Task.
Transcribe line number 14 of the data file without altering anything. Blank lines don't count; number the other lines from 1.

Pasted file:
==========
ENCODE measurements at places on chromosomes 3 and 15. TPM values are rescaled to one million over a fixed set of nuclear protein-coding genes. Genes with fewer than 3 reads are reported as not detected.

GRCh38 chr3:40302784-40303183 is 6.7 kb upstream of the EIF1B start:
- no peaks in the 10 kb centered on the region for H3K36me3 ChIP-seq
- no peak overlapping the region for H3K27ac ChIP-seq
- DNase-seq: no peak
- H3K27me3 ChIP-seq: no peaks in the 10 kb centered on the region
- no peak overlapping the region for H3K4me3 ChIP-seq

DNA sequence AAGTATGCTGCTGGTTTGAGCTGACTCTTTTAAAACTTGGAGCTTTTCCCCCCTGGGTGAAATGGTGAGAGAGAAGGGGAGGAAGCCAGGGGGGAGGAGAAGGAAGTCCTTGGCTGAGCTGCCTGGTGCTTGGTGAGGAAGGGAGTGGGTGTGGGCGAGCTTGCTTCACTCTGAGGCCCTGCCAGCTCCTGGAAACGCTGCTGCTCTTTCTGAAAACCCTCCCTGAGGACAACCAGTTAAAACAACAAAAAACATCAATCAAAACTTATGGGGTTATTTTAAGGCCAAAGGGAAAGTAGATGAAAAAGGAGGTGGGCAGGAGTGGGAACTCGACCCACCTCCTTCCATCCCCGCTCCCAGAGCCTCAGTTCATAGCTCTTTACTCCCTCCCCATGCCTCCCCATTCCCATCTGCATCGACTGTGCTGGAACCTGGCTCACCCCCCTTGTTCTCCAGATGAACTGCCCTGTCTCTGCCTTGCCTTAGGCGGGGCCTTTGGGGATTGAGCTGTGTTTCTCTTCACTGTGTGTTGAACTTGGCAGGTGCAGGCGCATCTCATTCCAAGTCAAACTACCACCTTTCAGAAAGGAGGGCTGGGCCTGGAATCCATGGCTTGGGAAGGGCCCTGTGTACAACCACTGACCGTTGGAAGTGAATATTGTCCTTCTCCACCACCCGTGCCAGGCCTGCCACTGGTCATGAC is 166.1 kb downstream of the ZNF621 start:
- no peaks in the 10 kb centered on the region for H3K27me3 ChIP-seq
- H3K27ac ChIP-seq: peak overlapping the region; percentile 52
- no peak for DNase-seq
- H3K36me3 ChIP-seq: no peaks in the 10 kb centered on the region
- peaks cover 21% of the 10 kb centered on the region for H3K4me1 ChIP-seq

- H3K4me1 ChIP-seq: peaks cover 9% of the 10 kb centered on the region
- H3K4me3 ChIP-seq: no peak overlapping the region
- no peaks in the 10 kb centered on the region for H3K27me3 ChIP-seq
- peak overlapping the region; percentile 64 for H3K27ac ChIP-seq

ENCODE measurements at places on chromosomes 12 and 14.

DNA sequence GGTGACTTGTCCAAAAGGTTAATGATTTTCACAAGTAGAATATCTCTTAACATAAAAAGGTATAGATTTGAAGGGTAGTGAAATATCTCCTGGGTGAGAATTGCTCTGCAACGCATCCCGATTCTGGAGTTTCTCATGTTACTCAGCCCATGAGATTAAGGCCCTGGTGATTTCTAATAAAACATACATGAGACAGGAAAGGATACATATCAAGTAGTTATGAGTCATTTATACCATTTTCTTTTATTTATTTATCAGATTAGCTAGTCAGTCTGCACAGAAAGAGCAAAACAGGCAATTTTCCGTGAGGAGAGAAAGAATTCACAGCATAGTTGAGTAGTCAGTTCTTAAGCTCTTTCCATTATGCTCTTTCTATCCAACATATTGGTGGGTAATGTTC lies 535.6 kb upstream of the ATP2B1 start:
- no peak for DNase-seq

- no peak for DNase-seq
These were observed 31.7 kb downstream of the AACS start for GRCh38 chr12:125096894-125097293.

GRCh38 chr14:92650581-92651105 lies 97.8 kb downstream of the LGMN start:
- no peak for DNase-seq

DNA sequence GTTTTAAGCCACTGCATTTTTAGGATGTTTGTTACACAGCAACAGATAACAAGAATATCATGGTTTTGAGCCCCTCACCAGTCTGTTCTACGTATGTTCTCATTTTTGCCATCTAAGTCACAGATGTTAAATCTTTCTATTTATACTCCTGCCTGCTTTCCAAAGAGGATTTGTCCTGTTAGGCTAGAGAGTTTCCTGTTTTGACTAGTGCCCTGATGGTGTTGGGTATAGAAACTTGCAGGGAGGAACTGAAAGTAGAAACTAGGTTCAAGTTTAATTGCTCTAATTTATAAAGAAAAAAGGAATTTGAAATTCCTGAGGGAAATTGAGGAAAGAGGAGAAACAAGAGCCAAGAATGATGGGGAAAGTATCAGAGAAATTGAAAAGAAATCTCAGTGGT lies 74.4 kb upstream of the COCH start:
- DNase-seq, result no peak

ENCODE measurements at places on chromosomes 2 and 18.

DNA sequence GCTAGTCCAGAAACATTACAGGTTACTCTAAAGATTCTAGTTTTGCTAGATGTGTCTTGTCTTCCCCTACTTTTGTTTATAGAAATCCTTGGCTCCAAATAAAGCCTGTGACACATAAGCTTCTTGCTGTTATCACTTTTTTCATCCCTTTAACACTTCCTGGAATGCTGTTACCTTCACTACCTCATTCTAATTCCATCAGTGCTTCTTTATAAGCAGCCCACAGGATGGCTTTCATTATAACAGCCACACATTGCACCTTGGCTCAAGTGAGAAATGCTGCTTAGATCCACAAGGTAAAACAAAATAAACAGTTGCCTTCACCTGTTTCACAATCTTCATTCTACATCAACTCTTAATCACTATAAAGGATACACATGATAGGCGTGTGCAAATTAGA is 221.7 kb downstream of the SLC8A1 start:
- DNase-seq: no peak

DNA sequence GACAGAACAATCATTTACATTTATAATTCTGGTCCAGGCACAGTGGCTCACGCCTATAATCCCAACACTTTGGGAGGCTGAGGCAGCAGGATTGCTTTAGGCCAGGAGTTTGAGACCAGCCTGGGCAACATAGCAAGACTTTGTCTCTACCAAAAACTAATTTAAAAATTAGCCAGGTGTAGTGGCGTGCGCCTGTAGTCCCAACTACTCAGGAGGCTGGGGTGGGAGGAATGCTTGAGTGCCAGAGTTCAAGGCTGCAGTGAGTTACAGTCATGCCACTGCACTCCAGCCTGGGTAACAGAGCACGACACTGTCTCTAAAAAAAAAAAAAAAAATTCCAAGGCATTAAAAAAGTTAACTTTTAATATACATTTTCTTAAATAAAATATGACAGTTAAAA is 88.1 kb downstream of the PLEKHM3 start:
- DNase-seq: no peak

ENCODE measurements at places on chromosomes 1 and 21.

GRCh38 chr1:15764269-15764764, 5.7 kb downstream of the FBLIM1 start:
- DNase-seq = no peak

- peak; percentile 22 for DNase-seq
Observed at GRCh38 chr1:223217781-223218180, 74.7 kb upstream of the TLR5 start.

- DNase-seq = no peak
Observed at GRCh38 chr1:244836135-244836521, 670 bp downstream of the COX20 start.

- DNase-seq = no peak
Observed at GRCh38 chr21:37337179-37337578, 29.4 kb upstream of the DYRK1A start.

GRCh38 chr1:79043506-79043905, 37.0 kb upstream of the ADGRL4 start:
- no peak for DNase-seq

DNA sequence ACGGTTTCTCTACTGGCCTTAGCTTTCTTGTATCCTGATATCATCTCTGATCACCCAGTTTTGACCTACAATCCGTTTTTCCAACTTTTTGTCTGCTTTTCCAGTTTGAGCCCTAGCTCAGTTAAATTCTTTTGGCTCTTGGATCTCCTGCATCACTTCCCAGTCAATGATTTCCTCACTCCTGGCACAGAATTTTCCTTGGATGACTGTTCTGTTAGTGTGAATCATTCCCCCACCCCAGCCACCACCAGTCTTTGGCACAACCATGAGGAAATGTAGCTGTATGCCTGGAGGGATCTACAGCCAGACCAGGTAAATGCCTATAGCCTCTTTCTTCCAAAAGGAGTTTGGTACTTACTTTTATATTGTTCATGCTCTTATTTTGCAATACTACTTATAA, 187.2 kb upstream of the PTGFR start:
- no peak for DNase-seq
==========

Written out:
- H3K4me1 ChIP-seq: peaks cover 9% of the 10 kb centered on the region